Be a mastery oriented golfer

by Tom Clark | May 1, 2013

Now that you have set your goals for the golf season, the hardest mental skill to develop is the ability to stay motivated.

Staying focused to achieve greater success in golf, or anything in life, requires some sacrifices and will probably have some bumps along the way.

For instance, many people were very critical of Tiger Woods who, after having his best season in 2001, wanted to make changes to his swing. His coach at the time was Butch Harmon and he wanted Woods to simply maintain his swing as it was. Woods couldn’t stand still and switched to Hank Haney to pursue his quest to improve. We all know he has since switched to Canadian coach Sean Foley. This practice of continual improvement is known as kaizen.

The point is that a player like this is known as being mastery oriented, which as sport psychologists have discovered, will keep their focus and stay motivated in their pursuit to improve. These athletes are more likely to enjoy their sport, be less anxious, be less likely to burn out, and ultimately perform better. There are many recommendations to become more of a mastery golfer but the following are a couple of the more important ones.

Firstly, you must let go of your “score mentality” and develop more of a “learning mentality.” Your score will not necessarily improve immediately after making a change. That doesn’t mean things are not better though.

Many golfers are not willing to make a change because of the fear that their scores will be affected. I always get a kick out of golfers that want a different ball flight but don’t want to change their swing. It doesn’t have to be a total reconstruction but if you aren’t willing to make a change, why would you expect a different result?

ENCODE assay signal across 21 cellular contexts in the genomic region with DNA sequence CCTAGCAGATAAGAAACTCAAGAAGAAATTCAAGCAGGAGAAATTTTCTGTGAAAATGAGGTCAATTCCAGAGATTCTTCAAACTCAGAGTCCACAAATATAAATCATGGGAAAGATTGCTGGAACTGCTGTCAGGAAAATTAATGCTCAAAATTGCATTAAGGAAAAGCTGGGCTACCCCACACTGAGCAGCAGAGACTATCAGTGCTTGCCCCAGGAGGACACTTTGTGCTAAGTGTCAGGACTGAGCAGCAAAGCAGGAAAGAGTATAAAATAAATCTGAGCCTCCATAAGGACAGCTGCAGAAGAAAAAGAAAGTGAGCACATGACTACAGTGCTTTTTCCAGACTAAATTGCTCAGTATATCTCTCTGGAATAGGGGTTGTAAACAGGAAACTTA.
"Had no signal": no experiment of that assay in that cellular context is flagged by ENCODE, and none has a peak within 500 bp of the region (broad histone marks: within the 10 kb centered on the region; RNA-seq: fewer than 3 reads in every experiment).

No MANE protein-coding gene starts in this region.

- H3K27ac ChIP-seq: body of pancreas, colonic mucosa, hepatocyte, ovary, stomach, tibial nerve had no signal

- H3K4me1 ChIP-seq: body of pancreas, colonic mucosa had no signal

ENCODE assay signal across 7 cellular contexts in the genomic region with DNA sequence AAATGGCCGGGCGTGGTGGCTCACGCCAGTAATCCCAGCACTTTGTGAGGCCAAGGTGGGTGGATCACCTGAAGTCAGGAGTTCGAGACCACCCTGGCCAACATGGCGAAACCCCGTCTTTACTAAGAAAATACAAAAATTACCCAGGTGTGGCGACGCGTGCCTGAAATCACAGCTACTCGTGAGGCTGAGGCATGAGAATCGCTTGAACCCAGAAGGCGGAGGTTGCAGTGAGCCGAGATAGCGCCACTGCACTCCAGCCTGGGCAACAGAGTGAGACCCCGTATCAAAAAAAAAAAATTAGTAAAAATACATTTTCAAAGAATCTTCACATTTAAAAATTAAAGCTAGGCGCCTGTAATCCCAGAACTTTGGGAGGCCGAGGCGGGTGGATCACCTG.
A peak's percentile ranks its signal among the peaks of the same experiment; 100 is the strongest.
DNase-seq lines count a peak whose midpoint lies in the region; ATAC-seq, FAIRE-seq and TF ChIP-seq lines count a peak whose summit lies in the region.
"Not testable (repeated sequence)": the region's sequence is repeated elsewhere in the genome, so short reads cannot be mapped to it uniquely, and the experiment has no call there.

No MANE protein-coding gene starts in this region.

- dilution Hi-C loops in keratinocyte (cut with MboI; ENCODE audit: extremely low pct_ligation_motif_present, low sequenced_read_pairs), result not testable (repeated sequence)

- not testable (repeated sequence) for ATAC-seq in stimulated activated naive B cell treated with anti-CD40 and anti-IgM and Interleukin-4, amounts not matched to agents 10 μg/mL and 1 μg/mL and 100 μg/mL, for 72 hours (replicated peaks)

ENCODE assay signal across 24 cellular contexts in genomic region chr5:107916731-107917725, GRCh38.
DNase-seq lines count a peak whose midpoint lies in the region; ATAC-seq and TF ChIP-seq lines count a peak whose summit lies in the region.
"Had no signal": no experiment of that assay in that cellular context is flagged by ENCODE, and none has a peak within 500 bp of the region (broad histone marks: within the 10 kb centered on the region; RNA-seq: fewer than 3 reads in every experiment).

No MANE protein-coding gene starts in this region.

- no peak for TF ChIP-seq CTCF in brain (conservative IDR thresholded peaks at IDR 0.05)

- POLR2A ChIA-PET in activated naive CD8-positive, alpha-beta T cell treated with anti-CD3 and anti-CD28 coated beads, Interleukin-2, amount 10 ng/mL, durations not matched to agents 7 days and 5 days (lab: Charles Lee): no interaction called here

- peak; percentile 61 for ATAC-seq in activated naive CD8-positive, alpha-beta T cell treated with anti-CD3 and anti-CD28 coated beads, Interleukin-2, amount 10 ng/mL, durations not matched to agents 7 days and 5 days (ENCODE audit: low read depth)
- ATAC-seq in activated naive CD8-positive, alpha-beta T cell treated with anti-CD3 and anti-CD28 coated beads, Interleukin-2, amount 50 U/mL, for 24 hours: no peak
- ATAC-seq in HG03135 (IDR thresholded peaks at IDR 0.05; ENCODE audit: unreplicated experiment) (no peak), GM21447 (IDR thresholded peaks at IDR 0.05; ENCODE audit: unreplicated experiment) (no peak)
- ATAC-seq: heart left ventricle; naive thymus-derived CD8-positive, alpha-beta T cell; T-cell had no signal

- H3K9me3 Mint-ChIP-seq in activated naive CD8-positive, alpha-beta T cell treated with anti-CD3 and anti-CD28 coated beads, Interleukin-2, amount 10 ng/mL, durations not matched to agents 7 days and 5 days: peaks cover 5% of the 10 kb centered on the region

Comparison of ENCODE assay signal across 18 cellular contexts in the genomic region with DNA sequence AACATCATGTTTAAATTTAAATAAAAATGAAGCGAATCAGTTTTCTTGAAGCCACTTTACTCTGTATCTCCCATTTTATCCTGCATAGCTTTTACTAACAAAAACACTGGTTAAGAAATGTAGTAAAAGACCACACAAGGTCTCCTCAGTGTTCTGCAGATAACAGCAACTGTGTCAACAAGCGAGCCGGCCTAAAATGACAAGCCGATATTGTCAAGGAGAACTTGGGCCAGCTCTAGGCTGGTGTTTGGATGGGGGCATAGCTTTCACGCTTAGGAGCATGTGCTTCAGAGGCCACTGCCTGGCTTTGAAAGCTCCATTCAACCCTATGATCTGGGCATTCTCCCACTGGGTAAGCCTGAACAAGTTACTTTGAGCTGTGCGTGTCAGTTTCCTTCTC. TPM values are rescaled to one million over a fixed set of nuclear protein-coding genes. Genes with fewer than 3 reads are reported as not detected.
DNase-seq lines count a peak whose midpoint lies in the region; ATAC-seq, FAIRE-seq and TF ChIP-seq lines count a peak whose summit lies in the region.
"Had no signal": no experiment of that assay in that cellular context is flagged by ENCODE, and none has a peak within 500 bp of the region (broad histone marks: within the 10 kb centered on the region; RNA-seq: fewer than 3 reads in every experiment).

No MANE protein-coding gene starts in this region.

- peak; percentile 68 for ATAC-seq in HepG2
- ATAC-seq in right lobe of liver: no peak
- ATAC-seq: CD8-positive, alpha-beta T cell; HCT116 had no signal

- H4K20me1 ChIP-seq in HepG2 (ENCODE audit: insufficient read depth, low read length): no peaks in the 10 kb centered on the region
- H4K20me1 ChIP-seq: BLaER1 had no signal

Secondly, you must let go of your golfing ego. Allow yourself to look a bit foolish when you are trying a new shot or technique. Don’t worry what your friends will think as they won’t be laughing when they see your great improvement.

Imagine making changes when millions of people are scrutinizing your every move. For Woods, it is thought by many he needed new ideas and new projects to stay inspired, and that kept him energized, even during times he knew many people might be doubting him. He is the ultimate mastery golfer.

Your goals in golf will be much different than a tour professional, but hopefully these ideas will help you to stay focused in your desire to become the best player that you can.


Tom Clark is the head teaching professional at Timberwolf Golf Club and has been a certified CPGA member since 1987.

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